Floral Cardigan Upcycle

Floral Cardigan on body

Some of the most fun I’ve had lately involves old clothes. No, I don’t mean washing them – that’s definitely NOT fun. I’m in upcycle mode right now! So, with Summer coming soon and April being Earth Day month, I was thrilled to find this adorable Floral Cardigan Upcycle to share with you.

Sachiko from the Tea Rose Home blog loves restoring old items for herself and her family. She also loves flowers, so when one of her favorite cardigans needed a facelift, a neckline garden seemed just right.

Floral Cardigan cutting fabric strips

Sachiko started with cotton fabric in a color that blended well with her beloved cardigan. She folded it in half on the diagonal and cut bias strips to create a lovely ruffle at the hemline. She chose to make a ruffle with just a slight gather, but you could make yours more gathered or longer, too.

Floral Cardigan adding lace to sleeve

This looks scary, doesn’t it? I’ve always thought cutting a sweater would mean disaster, but if you follow Sachiko’s instructions, you’ll be just fine. You’ll be adding lace to the sleeve and a fabric ruffle along with a lace layer along the hem and you and your sweater will survive quite well.

floral cardigan back detail

I really love what Sachiko did on the back of her sweater! A little magic on the back makes all the difference in a personalized piece of clothing. If your sweater had a hole, this would be the perfect way to cover that, too.

Floral Cardigan close up j

On to the flowers. . . The “seeds” of your neckline garden will be pretty fabric prints and felts that coordinate well with your sweater along with buttons you love (a great place for vintage!) and maybe a little bit of ribbon or more lace. The fun of this is “growing” your garden in a style that pleases you. No two upcycled sweaters should ever be the same!

Floral Cardigan flower in progress steps

The flower/embellishing portion of your Floral Cardigan Upcycle would make a great take along project. Gather your supplies into a zip lock bag and keep it nearby so it’s easy to grab as you go out the door. Handwork is such a wonderful way to slow down and relax and Sachiko’s flower tutorials are great! If you’re not much on the word “hand”, though, you could add floral delights to your sweater by using fabrics and the decorative stitches on your machine. Stabilize the inside of the neck area with fusible interfacing first and enjoy playing!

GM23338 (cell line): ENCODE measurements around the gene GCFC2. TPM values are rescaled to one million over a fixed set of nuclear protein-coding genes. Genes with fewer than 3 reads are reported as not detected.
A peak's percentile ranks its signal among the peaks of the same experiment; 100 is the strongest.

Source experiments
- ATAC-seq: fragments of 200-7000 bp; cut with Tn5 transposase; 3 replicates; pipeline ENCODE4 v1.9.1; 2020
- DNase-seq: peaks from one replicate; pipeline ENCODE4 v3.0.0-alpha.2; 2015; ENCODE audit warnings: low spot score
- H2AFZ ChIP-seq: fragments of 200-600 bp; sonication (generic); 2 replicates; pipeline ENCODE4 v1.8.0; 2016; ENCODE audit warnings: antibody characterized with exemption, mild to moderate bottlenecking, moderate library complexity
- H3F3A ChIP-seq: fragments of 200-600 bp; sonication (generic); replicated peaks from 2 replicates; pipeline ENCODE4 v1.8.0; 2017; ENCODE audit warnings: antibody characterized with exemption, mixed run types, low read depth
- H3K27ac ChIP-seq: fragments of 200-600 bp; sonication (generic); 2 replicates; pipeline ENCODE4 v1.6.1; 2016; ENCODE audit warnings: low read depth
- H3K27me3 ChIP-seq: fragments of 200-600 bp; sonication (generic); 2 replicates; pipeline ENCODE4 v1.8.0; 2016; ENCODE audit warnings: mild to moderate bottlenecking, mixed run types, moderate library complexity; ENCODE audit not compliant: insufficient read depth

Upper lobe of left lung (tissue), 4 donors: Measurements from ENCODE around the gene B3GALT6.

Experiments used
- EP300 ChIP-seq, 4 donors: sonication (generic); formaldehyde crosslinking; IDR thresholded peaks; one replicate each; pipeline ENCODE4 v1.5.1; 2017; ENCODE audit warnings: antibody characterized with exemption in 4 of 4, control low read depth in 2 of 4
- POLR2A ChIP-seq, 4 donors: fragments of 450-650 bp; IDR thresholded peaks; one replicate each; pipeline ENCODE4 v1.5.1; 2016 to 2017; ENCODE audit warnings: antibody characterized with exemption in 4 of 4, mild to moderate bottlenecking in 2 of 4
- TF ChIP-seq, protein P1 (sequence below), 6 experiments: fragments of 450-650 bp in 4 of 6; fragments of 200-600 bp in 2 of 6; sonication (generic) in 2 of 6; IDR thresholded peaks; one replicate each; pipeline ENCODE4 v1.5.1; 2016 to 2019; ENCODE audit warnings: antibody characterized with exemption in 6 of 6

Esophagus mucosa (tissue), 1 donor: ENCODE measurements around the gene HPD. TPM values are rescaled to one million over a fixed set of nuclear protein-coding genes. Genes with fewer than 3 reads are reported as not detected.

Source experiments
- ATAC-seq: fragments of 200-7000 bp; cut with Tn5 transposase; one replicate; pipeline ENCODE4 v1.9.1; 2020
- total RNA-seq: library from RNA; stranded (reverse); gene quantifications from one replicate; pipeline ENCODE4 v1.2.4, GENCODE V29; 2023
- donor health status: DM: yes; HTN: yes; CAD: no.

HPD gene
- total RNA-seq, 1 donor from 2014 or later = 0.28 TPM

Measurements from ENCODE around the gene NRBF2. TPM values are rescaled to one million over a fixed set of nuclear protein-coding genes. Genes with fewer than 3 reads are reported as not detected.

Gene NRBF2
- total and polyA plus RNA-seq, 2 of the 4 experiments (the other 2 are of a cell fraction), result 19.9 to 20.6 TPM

Floral Cardiganflowers

So, how do you decide what fabrics, felts, flowers and yo-yos to use for your Floral Cardigan Upcycle? Do you freeze and start to twitch when it comes to making color and fabric choices? I have a few suggestions:

  • Think about what you love to wear. Bright colors, monotones, brilliant contrasts, pastels? Pick a palette that makes you smile!
  • Pull out your scraps and see what you like with your chosen sweater. Or, head for the fabric store and look over the fat quarters. Don’t forget to take the sweater!
  • Next grab any felt scraps you have and see what pleasing combos you can put together with fabrics and your sweater.
  • Beads and embroidery threads! Add in what you have on hand or put those on the list for your fabric store trip.
  • Make more embellishments than you’ll need. That will give you lots to play with and you won’t feel limited to just a few combos and layouts. Try them all, take pictures with your phone, leave it ‘til tomorrow – whatever it takes to be sure you have a neckline garden that you’ll love!

Floral Cardigan smiling

I LOVE this quote from the end of Sachiko’s tutorial: “Why I am smiling? I have other ideas that I can’t wait to try with more fabric and wool flowers, thinking about the possibilities makes me so excited!” Isn’t this what it’s all about? Enjoy what you’re making, make more, plan more and keep your mind, soul and fingers happy. Click here for Sachiko’s Floral Cardigan Upcycle tutorial and keep smiling!

2 thoughts on “Floral Cardigan Upcycle

  1. Patricia Thronson Reply

    Love this idea. Takes me back to my childhood when my Mother took all kinds of time to use ribbon embroidery techniques on our cardigans. We handed them down from sister to sister.

    • Annette Millard Post authorReply

      It is so lovely and inspirational. Glad you enjoyed it, Patricia!

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